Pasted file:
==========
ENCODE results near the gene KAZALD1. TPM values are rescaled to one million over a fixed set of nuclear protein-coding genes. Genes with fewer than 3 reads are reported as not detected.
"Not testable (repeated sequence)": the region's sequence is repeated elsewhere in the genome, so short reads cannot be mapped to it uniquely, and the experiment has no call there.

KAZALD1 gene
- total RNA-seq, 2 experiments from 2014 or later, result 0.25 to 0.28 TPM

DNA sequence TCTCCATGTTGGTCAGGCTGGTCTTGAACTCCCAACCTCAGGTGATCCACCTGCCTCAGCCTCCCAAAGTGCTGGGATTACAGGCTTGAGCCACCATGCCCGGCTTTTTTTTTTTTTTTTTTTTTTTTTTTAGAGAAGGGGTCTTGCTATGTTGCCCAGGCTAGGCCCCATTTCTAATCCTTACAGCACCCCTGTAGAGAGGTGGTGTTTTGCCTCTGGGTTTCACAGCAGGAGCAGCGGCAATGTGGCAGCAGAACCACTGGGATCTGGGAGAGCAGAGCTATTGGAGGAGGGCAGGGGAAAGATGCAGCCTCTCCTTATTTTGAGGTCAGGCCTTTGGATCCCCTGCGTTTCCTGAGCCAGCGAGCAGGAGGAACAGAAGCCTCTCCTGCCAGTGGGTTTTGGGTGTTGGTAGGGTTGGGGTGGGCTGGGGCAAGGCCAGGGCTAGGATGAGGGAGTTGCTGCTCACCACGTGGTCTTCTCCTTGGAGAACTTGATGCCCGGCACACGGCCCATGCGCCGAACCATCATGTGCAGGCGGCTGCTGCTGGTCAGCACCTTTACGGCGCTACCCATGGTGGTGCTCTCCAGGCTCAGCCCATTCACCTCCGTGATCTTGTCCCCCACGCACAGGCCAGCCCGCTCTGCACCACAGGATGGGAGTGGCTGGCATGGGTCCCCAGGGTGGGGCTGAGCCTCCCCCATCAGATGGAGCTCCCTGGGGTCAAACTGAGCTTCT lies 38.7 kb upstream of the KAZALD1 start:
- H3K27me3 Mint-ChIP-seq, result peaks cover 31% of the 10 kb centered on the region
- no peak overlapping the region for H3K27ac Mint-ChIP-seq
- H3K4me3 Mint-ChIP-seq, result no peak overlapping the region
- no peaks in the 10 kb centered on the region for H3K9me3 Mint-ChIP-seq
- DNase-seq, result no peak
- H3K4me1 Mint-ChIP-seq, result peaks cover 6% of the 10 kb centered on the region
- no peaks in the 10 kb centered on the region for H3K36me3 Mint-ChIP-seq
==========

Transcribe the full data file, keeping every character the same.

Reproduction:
ENCODE results near the gene KAZALD1. TPM values are rescaled to one million over a fixed set of nuclear protein-coding genes. Genes with fewer than 3 reads are reported as not detected.
"Not testable (repeated sequence)": the region's sequence is repeated elsewhere in the genome, so short reads cannot be mapped to it uniquely, and the experiment has no call there.

KAZALD1 gene
- total RNA-seq, 2 experiments from 2014 or later, result 0.25 to 0.28 TPM

DNA sequence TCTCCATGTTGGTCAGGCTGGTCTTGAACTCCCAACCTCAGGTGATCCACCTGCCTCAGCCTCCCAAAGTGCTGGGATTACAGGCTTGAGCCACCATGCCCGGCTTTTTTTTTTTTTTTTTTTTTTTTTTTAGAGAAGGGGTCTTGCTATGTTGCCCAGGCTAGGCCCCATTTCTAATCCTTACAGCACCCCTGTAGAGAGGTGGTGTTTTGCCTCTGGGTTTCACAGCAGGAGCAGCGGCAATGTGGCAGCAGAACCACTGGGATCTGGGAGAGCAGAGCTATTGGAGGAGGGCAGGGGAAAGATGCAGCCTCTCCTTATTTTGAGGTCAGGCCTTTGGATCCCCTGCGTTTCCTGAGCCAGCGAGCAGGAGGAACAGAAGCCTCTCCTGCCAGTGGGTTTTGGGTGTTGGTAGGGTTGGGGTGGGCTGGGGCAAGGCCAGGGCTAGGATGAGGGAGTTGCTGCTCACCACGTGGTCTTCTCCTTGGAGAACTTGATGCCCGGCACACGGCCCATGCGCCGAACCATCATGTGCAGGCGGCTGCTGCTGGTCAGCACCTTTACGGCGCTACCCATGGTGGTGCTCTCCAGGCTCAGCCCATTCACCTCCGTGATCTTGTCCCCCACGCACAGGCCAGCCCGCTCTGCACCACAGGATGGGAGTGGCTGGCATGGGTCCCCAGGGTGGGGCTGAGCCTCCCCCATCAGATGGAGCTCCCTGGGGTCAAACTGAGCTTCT lies 38.7 kb upstream of the KAZALD1 start:
- H3K27me3 Mint-ChIP-seq, result peaks cover 31% of the 10 kb centered on the region
- no peak overlapping the region for H3K27ac Mint-ChIP-seq
- H3K4me3 Mint-ChIP-seq, result no peak overlapping the region
- no peaks in the 10 kb centered on the region for H3K9me3 Mint-ChIP-seq
- DNase-seq, result no peak
- H3K4me1 Mint-ChIP-seq, result peaks cover 6% of the 10 kb centered on the region
- no peaks in the 10 kb centered on the region for H3K36me3 Mint-ChIP-seq